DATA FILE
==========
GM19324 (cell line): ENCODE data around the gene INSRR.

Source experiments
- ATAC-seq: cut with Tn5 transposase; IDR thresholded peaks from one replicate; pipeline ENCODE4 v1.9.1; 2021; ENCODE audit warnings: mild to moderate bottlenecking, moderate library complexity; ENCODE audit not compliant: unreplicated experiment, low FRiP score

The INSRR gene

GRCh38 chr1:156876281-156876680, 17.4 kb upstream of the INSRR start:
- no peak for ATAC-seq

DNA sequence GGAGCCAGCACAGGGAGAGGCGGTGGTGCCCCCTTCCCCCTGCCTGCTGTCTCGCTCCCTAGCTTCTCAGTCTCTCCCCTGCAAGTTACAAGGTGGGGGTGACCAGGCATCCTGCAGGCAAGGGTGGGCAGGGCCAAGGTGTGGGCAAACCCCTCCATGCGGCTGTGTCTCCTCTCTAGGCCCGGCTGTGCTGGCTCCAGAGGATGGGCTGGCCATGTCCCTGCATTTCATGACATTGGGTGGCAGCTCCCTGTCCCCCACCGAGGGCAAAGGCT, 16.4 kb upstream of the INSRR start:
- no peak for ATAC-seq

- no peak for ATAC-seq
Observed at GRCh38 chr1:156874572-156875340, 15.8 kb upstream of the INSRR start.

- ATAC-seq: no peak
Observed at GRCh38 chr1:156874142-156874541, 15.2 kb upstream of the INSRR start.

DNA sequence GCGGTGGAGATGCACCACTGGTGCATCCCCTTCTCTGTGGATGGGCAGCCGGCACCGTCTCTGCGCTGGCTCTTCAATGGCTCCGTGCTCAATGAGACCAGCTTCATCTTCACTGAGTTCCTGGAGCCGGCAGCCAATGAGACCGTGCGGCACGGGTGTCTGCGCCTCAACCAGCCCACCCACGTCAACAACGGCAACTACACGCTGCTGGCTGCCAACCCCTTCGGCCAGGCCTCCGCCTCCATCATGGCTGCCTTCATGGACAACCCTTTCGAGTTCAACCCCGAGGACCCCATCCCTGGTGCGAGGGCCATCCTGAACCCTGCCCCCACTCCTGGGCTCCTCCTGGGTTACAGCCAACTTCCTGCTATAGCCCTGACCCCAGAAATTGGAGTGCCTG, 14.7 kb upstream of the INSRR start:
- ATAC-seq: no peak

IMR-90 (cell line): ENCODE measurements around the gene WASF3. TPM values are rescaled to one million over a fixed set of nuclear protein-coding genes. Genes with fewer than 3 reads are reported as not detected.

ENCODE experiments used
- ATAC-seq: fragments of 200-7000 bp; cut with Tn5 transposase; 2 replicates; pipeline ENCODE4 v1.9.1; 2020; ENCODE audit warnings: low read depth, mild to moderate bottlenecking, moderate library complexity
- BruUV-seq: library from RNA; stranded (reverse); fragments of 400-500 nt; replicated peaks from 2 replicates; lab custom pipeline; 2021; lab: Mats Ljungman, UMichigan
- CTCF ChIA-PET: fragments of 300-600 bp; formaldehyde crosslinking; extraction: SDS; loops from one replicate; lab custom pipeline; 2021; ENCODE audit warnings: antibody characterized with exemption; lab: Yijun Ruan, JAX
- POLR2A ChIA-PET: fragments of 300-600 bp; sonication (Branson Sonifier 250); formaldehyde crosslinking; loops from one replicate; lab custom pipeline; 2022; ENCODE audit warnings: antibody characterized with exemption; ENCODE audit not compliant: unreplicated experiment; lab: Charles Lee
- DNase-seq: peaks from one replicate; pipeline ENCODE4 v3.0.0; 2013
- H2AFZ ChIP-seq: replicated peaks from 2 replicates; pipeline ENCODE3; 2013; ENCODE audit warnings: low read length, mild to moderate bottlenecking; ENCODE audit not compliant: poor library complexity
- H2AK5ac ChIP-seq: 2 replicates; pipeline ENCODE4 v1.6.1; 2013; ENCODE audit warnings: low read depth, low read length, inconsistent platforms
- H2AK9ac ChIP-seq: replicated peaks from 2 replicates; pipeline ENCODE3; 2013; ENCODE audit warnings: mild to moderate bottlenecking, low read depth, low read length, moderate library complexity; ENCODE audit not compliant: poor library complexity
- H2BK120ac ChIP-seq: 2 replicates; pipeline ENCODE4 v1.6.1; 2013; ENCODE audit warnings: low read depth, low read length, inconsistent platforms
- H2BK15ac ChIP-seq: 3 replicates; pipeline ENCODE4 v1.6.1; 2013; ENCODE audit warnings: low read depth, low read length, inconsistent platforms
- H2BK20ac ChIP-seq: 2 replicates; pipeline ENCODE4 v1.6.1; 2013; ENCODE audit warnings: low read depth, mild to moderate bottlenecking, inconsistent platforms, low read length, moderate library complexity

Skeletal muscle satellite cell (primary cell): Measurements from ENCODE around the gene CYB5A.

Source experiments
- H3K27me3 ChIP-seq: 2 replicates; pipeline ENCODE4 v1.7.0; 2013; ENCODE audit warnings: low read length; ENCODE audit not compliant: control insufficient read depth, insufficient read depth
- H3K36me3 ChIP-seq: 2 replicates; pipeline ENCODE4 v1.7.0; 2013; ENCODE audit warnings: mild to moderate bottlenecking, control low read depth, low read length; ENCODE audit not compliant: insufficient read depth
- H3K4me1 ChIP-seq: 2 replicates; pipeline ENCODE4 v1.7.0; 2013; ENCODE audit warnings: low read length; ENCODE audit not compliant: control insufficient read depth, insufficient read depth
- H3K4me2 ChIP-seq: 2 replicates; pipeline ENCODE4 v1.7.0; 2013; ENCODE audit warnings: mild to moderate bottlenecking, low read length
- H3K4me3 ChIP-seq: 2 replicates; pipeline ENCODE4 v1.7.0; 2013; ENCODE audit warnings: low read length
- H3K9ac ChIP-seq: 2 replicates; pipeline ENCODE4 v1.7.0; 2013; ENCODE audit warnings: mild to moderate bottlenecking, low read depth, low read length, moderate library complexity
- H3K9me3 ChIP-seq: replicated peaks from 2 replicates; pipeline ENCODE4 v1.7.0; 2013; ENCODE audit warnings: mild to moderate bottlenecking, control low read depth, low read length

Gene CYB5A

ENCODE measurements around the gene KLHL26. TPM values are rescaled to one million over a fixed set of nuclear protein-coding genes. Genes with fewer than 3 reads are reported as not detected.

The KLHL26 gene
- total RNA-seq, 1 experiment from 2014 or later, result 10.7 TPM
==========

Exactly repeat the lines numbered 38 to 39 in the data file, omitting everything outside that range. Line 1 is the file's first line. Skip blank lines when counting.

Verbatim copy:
ENCODE measurements around the gene KLHL26. TPM values are rescaled to one million over a fixed set of nuclear protein-coding genes. Genes with fewer than 3 reads are reported as not detected.

The KLHL26 gene